Life Expectancy – Industrialised food and its effect on our longevity.

Tables and studies on life expectancy are only as good as the data provided. There are too many variables to take into consideration. Back in Victorian times for example there were many people who lived to over 80 or even 90 but because of the high infant mortality rate this brought down the average.

However, there is no doubt that there could be the beginning of a trend inthe reduction in average life expectancy, not just for women but also for men. And not only in the UK which is the subject of this article in the press but in the US and other countries in Europe.

Those of us termed as ‘baby boomers’ are now reaching our 60s and 70s and there are factors within our lifetimes that have impacted our general health and therefore our life expectancy.

Whilst there is no doubt that in some cases medical advancements have kept pace with many diseases, there are some health issues that are silent killers. They go undetected until such time as the disease is so advanced it is too late to halt its progress. Most of these are lifestyle related. Increased obesity, cancer and dementia are the prime indicators of a population that is malnourished. This is not starvation related to food consumption but based on the nutritional content of the food we eat daily and our body relies on to be healthy.

images of food of 60s

The 60s saw the beginning of the processed food revolution that promised to cut a woman’s workload in half and make it so much easier to provide her family with inexpensive nourishing food.

I remember the first processed food that I was given as a teenager. Vesta beef curry which was a reconstituted dried concoction from several packets inside a very colourful box that depicted a place of steaming goodness. Well, anyone who ever ate a Vesta dried meal would have been very skilled to have produced anything so luscious and  they should have been done for false advertising.

Today’s industrially produced and readily available food is no different.. You might not have to add water to most of it to revive it but usually there are so many additives that it is just as unhealthy.

I do understand that a busy lifestyle with two parents working makes convenience and expense a priority, but it may well be a false economy since the cost in terms of our health is not so easily determined.  Increasingly we are putting our health into the hands of the industrialists whose aim is not the health of the nation, but their own share prices. They will be accessing the cheapest source of ingredients possible and researching colours and flavours that will give those components that fresh and healthy appearance.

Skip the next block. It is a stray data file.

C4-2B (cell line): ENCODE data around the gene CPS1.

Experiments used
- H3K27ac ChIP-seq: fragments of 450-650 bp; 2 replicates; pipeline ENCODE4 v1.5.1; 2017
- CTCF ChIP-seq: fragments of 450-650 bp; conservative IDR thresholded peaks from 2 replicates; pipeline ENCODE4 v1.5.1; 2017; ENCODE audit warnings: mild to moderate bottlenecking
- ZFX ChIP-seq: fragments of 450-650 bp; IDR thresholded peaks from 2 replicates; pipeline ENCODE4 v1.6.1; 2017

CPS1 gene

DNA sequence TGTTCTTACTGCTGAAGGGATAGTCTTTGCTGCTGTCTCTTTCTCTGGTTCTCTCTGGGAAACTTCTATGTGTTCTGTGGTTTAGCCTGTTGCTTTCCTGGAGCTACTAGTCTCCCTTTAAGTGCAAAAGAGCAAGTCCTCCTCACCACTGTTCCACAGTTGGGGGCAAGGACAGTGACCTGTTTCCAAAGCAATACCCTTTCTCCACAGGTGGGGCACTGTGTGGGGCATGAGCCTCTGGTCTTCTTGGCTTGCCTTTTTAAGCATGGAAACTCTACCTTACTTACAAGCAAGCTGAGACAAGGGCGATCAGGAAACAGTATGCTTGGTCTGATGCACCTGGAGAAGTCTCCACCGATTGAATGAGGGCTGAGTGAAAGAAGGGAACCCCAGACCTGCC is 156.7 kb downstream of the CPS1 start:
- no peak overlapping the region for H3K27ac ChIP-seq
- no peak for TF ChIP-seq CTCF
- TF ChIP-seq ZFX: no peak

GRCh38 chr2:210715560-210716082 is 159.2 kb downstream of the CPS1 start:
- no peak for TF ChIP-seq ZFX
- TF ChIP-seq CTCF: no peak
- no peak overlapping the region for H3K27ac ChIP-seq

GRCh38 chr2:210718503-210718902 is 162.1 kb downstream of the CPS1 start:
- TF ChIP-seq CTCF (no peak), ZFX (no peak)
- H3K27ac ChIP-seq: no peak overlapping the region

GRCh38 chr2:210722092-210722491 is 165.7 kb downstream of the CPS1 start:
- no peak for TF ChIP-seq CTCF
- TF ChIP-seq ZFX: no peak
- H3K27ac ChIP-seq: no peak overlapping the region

The labelling has become smaller and smaller and who has time to read through a list of 30 ingredients?  That should be your first clue.  If you are going to eat convenience food then look at the labels and if you cannot recognise the majority of the ingredients then put back on the shelf.  Many of the large stores now have fresh prepared food counters that are a better choice as they will have been cooked from scratch in their own kitchens. Consider these as an option if you are pushed for time.

Various articles and reports indicate that 30 years ago the average consumption per year of refined sugar was around 10lbs. That figure is now in the region of 150lbs per year. Most of which is hidden sugar in everyday foods that we not only choose to eat ourselves but give to our children.


In the article in the Daily Mail it quotes that the fall in life expectancy is five weeks. That is for someone over 60.. A mere blip perhaps and something we can safely ignore as the beginning of a trend. Or can we?

Those of us over 60 years old had a relatively low sugar diet in our childhood and teen years but what about the life expectancy of someone in their teens and 20s today? Just how much of an impact is 150lbs of sugar a year going to make on the length of their lives?

Another shocking fact is that the life expectancy for women in the UK is one of the worst in Europe. Perhaps whilst the politicians are fighting it out for the election next month they might focus on that rather than scoring points against each other in debates.

Our bodies require a complex formula to provide the nutrients it requires to keep us healthy.  Here are those nutrients and the foods need to provide them.

You will see that in fact a shopping trolley containing plenty of colourful and green vegetables, moderate amounts of fresh colourful fruits, wholegrains such as porridge oats and rice, at least one portion of lean protein a day will provide you with the majority of these nutrients.